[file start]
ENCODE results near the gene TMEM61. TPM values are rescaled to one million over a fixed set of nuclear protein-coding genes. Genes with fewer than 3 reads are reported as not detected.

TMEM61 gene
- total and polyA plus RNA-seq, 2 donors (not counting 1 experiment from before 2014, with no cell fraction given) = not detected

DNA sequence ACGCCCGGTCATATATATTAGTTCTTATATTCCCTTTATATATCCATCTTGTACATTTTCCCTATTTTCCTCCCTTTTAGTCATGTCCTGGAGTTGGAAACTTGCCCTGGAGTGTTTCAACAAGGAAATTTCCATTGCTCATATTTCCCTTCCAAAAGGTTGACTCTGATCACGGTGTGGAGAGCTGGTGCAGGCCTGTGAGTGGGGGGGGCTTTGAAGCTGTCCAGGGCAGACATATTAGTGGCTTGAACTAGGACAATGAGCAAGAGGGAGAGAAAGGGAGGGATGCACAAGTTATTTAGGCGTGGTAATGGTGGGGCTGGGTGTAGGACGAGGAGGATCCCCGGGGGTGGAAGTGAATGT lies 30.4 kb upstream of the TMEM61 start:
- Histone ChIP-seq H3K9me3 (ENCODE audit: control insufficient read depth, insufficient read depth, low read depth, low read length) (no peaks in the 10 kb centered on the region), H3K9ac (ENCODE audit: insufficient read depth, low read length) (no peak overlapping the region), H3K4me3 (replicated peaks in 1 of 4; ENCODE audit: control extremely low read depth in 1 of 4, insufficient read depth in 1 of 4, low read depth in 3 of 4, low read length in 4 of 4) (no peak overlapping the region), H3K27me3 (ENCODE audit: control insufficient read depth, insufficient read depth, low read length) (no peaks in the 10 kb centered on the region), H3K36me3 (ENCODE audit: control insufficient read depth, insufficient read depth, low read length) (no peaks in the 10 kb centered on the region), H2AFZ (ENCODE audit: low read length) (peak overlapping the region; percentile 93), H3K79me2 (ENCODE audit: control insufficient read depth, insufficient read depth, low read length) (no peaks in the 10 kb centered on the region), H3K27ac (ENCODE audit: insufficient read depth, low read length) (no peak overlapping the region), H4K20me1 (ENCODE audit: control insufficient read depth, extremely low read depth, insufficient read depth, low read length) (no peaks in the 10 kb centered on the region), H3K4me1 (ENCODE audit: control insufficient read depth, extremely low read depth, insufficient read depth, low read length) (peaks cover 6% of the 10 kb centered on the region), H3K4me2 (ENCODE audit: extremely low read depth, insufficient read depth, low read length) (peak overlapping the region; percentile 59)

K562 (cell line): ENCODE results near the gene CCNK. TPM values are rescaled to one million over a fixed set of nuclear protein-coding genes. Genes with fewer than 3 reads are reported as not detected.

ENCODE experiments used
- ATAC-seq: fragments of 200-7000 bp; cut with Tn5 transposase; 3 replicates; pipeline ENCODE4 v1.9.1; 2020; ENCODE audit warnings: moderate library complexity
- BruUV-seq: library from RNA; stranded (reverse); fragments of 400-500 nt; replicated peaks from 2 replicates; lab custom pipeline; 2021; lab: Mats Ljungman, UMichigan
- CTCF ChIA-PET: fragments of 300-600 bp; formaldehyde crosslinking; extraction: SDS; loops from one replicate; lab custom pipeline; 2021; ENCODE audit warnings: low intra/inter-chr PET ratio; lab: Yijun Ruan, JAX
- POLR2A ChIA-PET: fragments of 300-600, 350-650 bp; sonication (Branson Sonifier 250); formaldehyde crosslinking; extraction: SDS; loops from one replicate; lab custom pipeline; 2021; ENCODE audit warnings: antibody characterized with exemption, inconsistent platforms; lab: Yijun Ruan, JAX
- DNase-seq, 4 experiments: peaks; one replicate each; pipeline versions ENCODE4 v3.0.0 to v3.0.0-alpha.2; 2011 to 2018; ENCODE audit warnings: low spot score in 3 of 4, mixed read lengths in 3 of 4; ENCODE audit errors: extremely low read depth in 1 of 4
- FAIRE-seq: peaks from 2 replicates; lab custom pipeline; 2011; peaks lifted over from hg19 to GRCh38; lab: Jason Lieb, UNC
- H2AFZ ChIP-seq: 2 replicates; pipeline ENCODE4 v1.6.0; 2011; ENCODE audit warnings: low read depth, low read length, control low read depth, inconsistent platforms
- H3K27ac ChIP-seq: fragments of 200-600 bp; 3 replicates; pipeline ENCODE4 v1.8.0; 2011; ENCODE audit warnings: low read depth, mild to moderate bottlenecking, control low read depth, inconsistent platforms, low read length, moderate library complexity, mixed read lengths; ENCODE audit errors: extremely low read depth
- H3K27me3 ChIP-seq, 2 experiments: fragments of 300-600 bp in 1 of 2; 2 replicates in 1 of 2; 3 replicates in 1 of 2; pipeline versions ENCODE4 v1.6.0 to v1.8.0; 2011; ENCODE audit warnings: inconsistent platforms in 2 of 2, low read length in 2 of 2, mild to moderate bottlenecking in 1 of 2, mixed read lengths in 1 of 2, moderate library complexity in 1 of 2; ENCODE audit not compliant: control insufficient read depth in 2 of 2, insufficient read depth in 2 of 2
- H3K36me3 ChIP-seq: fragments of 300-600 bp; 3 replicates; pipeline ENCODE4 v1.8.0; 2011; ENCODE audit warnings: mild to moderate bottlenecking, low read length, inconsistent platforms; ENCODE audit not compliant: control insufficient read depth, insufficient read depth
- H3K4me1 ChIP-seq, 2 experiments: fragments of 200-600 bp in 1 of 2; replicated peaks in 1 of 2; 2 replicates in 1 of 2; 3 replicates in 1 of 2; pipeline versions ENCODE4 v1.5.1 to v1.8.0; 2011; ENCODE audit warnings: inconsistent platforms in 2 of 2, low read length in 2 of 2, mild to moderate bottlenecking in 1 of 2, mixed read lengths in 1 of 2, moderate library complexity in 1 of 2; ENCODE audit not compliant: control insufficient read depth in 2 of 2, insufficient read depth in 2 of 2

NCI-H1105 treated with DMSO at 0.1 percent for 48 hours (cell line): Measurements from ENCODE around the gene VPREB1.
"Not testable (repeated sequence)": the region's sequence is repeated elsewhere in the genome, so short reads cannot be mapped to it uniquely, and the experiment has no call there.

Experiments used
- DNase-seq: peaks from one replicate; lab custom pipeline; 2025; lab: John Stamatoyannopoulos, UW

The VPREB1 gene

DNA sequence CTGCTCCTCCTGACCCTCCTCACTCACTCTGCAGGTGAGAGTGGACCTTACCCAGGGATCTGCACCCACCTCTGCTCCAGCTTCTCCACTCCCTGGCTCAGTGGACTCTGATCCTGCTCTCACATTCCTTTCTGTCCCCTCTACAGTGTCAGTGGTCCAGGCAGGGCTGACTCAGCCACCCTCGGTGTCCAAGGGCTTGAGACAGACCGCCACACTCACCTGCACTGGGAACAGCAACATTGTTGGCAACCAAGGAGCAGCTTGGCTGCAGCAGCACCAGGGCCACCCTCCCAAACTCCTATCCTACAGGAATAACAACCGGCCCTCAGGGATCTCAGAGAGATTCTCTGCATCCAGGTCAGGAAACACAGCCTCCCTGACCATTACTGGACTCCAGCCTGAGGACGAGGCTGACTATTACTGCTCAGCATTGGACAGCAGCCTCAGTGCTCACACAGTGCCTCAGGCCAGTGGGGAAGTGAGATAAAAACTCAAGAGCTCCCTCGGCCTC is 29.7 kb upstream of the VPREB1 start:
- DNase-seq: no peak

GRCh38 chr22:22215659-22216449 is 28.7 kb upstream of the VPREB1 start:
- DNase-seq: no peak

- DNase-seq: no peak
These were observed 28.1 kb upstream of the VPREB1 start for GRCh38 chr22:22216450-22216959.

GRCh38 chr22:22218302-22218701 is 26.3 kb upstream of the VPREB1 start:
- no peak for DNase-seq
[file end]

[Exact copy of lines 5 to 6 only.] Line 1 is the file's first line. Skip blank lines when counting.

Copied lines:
- Histone ChIP-seq H3K9me3 (ENCODE audit: control insufficient read depth, insufficient read depth, low read depth, low read length) (no peaks in the 10 kb centered on the region), H3K9ac (ENCODE audit: insufficient read depth, low read length) (no peak overlapping the region), H3K4me3 (replicated peaks in 1 of 4; ENCODE audit: control extremely low read depth in 1 of 4, insufficient read depth in 1 of 4, low read depth in 3 of 4, low read length in 4 of 4) (no peak overlapping the region), H3K27me3 (ENCODE audit: control insufficient read depth, insufficient read depth, low read length) (no peaks in the 10 kb centered on the region), H3K36me3 (ENCODE audit: control insufficient read depth, insufficient read depth, low read length) (no peaks in the 10 kb centered on the region), H2AFZ (ENCODE audit: low read length) (peak overlapping the region; percentile 93), H3K79me2 (ENCODE audit: control insufficient read depth, insufficient read depth, low read length) (no peaks in the 10 kb centered on the region), H3K27ac (ENCODE audit: insufficient read depth, low read length) (no peak overlapping the region), H4K20me1 (ENCODE audit: control insufficient read depth, extremely low read depth, insufficient read depth, low read length) (no peaks in the 10 kb centered on the region), H3K4me1 (ENCODE audit: control insufficient read depth, extremely low read depth, insufficient read depth, low read length) (peaks cover 6% of the 10 kb centered on the region), H3K4me2 (ENCODE audit: extremely low read depth, insufficient read depth, low read length) (peak overlapping the region; percentile 59)

K562 (cell line): ENCODE results near the gene CCNK. TPM values are rescaled to one million over a fixed set of nuclear protein-coding genes. Genes with fewer than 3 reads are reported as not detected.